Shock Focusing Effects on Silica Phase Production during Cyclotrimethylene Trinitramine/2,4,6-Trinitrotoluene Detonations
Detonation is an increasingly studied method for the synthesis of nanomaterials due to the rapid reaction rate producing extreme pressures and temperatures for short durations, which can result in the production of ultra-hard and high-temperature nanomaterials. The present study shows that phase formation in detonation depends on the distribution of inert additives in the explosive charge. Numerical simulations and experimental validation were conducted on silica powders that were shock loaded by detonation of a 3.8 cm diameter cylindrical explosive charge composed of cyclotrimethylene trinitramine, 2,4,6-trinitrotoluene, and paraffin wax. Silica was incorporated into the explosive in three configurations and at two different starting particle sizes in both simulation and experiments. The detonation residues were purified to concentrate the silica and characterized via x-ray diffraction with Rietveld refinement and optical microscopy. Loading conditions and silica phase morphology were not consistent between the configurations and starting size of silica incorporated into the charge. The implication of these results is that the prediction of phase production in detonation synthesis experiments cannot be based on Chapman-Jouguet steady detonation parameters of the explosive matrix but must also include analysis of shock interaction and heat transfer into the additives incorporated into the explosive.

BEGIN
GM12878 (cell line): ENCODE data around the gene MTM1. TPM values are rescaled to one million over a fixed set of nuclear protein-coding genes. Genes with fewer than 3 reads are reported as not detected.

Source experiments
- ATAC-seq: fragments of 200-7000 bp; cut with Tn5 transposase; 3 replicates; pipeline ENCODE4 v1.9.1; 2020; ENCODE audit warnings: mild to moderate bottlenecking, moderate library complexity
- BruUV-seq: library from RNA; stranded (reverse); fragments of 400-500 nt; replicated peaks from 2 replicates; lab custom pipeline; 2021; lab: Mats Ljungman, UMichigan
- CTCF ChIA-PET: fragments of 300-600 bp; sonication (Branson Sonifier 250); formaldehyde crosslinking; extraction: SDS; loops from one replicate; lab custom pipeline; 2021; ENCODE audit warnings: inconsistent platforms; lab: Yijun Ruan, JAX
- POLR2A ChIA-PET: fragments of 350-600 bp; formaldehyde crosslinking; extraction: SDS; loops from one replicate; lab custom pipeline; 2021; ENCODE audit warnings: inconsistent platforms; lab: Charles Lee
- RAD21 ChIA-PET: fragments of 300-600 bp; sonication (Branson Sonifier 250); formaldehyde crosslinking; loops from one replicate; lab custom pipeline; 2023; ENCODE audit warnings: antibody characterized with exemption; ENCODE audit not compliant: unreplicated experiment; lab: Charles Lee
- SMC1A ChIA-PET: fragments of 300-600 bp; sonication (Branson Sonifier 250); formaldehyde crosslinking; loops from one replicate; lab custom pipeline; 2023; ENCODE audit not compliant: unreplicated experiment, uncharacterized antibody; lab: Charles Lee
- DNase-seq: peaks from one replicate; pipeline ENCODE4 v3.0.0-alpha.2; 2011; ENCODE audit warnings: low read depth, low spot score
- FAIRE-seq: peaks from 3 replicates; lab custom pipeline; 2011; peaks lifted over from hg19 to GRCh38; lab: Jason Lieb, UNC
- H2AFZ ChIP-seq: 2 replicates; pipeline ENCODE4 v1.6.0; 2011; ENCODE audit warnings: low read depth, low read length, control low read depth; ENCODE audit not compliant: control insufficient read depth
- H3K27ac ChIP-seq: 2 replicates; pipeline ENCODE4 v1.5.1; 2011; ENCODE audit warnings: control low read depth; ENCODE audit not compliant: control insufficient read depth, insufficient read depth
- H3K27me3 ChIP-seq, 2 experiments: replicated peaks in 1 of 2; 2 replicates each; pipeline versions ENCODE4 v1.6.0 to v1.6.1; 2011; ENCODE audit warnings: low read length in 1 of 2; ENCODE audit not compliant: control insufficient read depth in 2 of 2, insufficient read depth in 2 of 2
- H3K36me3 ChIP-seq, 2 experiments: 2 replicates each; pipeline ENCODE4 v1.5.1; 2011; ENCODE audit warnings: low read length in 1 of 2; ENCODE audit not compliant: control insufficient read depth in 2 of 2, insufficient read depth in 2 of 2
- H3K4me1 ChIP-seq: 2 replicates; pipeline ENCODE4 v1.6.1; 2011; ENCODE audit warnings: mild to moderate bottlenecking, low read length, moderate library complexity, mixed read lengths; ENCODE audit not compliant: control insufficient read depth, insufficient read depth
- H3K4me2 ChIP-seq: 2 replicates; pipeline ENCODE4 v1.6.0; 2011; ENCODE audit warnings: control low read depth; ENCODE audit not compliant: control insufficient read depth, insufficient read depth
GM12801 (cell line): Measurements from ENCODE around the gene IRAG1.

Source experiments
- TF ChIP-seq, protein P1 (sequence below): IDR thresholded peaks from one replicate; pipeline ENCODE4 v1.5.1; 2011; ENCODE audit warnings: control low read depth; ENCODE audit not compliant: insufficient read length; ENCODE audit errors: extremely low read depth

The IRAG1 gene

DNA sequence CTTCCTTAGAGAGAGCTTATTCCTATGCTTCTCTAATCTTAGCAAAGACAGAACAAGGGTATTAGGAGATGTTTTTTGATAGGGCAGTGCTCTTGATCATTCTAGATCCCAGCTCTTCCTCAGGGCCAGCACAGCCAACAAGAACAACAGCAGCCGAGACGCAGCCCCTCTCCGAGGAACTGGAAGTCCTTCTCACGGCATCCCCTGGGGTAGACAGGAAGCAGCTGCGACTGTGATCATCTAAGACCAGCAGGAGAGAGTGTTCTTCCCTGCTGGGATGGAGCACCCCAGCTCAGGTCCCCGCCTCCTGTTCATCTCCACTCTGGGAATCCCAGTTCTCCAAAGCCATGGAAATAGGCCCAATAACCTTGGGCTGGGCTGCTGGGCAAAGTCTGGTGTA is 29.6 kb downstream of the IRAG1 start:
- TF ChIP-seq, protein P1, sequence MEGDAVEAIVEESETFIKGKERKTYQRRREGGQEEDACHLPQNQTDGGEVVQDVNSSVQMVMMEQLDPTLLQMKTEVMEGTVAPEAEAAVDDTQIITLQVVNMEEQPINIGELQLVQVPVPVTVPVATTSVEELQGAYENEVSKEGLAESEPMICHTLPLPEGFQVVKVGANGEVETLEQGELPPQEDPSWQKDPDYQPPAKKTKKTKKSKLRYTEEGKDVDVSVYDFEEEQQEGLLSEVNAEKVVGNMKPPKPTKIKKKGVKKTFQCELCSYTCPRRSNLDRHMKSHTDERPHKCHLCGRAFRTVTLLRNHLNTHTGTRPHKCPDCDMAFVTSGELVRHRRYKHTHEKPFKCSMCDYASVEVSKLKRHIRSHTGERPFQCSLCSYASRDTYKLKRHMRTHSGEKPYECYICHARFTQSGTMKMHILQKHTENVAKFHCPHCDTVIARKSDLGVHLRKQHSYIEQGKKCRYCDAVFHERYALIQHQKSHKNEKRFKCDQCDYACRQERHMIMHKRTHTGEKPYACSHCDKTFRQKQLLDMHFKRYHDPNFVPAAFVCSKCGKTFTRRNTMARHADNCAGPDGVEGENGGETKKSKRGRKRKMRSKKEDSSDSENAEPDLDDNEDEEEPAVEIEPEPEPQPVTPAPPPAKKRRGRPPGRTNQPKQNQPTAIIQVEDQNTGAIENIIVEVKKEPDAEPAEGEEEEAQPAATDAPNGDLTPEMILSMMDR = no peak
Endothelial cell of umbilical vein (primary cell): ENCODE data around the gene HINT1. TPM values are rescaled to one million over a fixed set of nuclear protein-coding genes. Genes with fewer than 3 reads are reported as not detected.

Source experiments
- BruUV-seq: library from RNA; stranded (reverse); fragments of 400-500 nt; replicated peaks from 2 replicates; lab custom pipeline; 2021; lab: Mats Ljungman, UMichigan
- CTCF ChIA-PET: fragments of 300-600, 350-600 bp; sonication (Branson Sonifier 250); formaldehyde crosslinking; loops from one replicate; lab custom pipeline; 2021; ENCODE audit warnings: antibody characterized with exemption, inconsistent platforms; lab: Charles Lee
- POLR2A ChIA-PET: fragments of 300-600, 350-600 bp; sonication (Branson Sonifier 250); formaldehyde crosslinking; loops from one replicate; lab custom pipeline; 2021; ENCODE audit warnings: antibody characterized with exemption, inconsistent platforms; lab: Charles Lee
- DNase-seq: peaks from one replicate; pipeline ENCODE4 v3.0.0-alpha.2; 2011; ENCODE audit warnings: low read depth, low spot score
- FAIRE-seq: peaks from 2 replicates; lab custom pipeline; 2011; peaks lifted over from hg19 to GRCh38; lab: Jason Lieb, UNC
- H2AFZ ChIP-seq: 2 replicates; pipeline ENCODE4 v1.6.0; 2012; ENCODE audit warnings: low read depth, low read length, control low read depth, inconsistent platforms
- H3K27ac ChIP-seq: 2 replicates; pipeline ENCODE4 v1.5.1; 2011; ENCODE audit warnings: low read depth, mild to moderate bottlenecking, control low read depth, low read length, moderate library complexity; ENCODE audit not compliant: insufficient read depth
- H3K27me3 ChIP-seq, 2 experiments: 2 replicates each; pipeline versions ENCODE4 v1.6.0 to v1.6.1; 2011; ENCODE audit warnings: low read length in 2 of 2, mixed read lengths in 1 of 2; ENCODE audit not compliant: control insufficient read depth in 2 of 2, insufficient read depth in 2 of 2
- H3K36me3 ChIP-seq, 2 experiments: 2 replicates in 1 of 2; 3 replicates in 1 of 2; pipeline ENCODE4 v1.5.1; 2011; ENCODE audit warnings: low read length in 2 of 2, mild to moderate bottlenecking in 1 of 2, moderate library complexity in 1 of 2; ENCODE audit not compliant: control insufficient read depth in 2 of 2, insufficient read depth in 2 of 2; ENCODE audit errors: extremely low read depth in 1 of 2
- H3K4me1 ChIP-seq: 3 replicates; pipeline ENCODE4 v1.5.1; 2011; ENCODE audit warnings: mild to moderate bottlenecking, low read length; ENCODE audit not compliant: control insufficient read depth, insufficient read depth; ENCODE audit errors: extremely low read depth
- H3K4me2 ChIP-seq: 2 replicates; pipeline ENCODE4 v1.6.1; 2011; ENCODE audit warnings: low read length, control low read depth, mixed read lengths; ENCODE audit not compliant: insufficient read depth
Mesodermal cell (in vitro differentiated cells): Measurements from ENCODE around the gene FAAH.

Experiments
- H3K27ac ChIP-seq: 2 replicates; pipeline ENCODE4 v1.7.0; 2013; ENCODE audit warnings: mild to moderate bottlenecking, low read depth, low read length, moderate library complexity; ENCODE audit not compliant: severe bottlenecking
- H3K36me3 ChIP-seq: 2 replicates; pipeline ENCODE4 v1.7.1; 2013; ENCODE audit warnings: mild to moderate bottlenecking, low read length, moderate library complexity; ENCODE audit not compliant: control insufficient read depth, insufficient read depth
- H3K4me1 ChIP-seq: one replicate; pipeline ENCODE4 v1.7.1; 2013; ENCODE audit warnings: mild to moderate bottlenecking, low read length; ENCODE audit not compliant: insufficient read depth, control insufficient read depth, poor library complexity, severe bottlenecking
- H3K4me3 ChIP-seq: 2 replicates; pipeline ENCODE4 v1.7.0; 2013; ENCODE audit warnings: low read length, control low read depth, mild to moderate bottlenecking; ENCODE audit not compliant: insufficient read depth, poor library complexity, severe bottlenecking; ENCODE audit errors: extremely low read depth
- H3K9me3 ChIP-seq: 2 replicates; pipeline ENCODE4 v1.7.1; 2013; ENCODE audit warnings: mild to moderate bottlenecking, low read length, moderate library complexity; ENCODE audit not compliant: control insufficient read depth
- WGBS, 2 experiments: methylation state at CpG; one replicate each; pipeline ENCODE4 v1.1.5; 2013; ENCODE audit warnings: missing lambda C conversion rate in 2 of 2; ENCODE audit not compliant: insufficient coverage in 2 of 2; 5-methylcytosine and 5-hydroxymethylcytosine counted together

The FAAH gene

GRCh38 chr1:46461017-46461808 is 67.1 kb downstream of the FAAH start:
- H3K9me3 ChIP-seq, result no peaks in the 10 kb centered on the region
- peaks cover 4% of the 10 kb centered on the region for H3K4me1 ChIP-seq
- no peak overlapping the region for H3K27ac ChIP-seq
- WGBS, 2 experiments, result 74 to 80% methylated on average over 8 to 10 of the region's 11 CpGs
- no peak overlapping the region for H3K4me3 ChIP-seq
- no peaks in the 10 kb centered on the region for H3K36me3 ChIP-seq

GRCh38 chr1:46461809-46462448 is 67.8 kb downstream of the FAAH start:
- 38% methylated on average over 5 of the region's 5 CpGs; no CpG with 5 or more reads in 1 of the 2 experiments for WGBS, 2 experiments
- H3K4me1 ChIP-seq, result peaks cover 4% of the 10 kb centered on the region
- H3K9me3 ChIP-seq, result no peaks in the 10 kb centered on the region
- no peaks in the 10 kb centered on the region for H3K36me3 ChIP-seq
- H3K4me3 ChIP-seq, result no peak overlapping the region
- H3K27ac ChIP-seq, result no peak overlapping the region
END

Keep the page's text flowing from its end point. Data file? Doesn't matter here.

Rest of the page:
M. Langenderfer et al., "Shock Focusing Effects on Silica Phase Production during Cyclotrimethylene Trinitramine/2,4,6-Trinitrotoluene Detonations," Journal of Applied Physics, vol. 129, no. 4, American Institute of Physics, Jan 2021.
The definitive version is available at https://doi.org/10.1063/5.0032163
Materials Science and Engineering
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28 Jan 2021